TRANSPORT may ask a communicator to try to connect to another address. TRANSPORT will only ask for connections where the address matches the communicator’s address prefix that was provided when the connection was established. Communicators should then attempt to establish a connection. No response is provided to TRANSPORT service on failure. The TRANSPORT service has to ask the communicator explicitly to retry.

If a communicator succeeds in establishing an outgoing connection for transmission, or if a communicator receives an incoming bi-directional connection, the communicator must inform the TRANSPORT service that a message queue (MQ) for transmission is now available. For that MQ, the communicator must provide the peer identity claimed by the other end, a human-readable address (for debugging) and a maximum transfer unit (MTU). A MTU of zero means sending is not supported, SIZE_MAX should be used for no MTU. The communicator should also tell TRANSPORT what network type is used for the queue. The communicator may tell TRANSPORT anytime that the queue was deleted and is no longer available.

The communicator API also provides for flow control. First, communicators exhibit back-pressure on TRANSPORT: the number of messages TRANSPORT may add to a queue for transmission will be limited. So by not draining the transmission queue, back-pressure is provided to TRANSPORT. In the other direction, communicators may allow TRANSPORT to give back-pressure towards the communicator by providing a non-NULL GNUNET_TRANSPORT_MessageCompletedCallback argument to the GNUNET_TRANSPORT_communicator_receive function. In this case, TRANSPORT will only invoke this function once it has processed the message and is ready to receive more. Communicators should then limit how much traffic they receive based on this backpressure. Note that communicators do not have to provide a GNUNET_TRANSPORT_MessageCompletedCallback; for example, UDP cannot support back-pressure due to the nature of the UDP protocol. In this case, TRANSPORT will implement its own TRANSPORT-to-TRANSPORT flow control to reduce the sender’s data rate to acceptable levels.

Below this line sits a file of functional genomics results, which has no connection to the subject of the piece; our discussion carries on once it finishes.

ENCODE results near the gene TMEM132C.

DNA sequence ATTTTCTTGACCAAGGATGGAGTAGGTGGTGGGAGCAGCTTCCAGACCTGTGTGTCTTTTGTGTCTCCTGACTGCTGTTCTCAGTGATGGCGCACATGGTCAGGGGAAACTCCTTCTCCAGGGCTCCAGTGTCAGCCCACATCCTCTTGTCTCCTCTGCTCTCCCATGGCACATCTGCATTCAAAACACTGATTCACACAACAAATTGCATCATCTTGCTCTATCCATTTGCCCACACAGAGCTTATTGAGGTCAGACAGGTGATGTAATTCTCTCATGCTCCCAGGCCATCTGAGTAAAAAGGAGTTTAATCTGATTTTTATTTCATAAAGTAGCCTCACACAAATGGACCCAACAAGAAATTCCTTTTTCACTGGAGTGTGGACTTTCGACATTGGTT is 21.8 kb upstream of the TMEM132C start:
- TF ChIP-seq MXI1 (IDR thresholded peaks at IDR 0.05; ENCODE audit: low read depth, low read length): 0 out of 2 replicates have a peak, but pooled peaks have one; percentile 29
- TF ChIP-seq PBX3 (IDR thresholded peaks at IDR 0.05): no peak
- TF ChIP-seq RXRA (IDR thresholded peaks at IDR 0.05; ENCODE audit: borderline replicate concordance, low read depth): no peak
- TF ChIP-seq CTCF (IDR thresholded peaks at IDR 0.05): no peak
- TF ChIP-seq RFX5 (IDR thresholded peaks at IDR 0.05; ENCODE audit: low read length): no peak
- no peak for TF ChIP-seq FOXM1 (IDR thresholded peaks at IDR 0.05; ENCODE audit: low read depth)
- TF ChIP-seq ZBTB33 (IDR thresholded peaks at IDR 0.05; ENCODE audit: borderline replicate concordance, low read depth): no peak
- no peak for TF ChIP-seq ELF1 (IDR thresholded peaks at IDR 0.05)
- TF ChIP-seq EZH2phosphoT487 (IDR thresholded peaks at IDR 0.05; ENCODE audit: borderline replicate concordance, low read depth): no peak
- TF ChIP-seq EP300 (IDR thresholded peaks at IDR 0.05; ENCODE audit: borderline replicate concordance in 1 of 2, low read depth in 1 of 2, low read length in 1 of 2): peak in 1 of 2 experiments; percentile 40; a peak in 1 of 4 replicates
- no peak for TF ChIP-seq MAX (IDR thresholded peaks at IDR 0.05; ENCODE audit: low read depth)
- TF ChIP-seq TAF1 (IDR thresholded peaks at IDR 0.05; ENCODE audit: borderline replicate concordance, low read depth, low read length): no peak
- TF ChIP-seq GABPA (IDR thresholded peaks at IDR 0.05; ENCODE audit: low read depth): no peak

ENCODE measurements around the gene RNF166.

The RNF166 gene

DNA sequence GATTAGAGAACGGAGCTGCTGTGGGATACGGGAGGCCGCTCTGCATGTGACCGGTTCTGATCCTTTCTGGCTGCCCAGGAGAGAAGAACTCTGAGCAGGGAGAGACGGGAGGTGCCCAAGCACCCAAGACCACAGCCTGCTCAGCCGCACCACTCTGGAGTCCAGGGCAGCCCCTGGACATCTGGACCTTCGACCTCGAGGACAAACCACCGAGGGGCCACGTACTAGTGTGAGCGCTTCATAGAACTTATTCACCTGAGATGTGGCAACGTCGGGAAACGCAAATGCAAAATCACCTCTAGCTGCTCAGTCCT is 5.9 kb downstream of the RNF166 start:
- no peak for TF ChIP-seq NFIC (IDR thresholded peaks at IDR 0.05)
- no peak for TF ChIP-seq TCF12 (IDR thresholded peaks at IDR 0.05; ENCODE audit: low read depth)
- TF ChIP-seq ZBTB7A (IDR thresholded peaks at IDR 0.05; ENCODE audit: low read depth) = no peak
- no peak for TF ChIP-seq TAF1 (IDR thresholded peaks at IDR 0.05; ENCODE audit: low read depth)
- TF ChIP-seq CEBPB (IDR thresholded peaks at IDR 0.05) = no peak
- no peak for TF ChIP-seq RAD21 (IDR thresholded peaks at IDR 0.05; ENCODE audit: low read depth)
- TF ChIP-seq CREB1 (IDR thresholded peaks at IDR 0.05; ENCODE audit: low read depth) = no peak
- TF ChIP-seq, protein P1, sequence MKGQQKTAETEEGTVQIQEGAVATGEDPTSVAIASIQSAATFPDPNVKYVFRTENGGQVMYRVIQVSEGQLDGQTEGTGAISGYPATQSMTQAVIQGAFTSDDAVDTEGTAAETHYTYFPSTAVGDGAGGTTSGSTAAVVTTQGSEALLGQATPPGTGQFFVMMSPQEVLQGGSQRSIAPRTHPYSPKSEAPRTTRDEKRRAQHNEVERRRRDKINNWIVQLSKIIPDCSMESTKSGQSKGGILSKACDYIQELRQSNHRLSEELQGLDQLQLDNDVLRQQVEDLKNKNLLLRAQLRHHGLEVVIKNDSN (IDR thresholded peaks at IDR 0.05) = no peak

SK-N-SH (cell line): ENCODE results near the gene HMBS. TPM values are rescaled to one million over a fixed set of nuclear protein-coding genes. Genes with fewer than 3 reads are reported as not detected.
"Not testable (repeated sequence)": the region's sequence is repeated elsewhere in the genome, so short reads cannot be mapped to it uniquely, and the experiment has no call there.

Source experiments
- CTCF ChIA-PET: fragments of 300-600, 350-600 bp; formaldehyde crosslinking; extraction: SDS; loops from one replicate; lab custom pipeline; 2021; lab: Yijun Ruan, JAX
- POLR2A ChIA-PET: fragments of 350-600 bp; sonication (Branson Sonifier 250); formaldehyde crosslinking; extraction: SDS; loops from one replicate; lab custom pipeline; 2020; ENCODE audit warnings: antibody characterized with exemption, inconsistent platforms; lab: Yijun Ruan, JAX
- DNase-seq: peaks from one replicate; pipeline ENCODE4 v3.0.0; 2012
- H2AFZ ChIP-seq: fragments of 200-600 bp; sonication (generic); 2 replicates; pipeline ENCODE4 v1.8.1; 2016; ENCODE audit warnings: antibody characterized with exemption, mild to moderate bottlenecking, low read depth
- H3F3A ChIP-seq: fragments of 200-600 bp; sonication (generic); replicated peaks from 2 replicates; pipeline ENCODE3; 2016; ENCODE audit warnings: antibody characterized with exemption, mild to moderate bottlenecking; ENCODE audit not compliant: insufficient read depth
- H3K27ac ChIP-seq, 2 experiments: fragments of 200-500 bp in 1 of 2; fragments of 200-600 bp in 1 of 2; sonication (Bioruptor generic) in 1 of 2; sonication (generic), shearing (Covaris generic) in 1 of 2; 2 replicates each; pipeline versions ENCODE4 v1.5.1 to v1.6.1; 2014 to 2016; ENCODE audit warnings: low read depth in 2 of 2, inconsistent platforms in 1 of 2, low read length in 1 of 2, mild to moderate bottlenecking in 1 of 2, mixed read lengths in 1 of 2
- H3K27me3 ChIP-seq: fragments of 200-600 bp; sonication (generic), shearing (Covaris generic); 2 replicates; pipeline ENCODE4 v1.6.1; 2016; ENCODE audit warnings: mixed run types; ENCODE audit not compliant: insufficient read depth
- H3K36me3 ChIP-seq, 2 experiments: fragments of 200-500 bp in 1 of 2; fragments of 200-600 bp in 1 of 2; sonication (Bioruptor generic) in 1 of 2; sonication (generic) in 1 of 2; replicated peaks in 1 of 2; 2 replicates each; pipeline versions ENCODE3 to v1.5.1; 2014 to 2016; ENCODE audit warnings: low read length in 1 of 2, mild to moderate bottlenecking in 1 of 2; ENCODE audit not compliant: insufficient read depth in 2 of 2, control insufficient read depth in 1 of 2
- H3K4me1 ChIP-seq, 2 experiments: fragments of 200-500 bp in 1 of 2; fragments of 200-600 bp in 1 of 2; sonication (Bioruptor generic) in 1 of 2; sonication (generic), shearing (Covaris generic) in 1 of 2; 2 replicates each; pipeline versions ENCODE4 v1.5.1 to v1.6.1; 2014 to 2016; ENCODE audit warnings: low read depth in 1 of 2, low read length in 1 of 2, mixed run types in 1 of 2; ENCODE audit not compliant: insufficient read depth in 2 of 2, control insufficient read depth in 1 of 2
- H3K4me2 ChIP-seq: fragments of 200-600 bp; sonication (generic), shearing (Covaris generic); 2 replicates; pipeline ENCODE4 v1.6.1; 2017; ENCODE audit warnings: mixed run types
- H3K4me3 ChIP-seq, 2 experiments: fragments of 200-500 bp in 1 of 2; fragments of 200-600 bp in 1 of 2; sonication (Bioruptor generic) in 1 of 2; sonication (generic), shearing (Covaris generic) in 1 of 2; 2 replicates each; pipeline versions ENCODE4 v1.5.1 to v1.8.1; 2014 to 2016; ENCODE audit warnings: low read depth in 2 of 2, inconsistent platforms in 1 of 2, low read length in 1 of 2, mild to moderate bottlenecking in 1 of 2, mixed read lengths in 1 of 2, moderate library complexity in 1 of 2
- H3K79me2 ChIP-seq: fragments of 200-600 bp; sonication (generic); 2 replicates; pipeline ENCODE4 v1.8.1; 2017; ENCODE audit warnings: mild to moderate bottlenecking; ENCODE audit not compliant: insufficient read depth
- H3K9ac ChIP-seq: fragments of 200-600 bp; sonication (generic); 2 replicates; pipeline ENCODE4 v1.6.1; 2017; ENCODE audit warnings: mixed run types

TRANSPORT may notify a communicator about backchannel messages TRANSPORT received from other peers for this communicator. Similarly, communicators can ask TRANSPORT to try to send a backchannel message to other communicators of other peers. The semantics of the backchannel message are up to the communicators which use them. TRANSPORT may fail transmitting backchannel messages, and TRANSPORT will not attempt to retransmit them.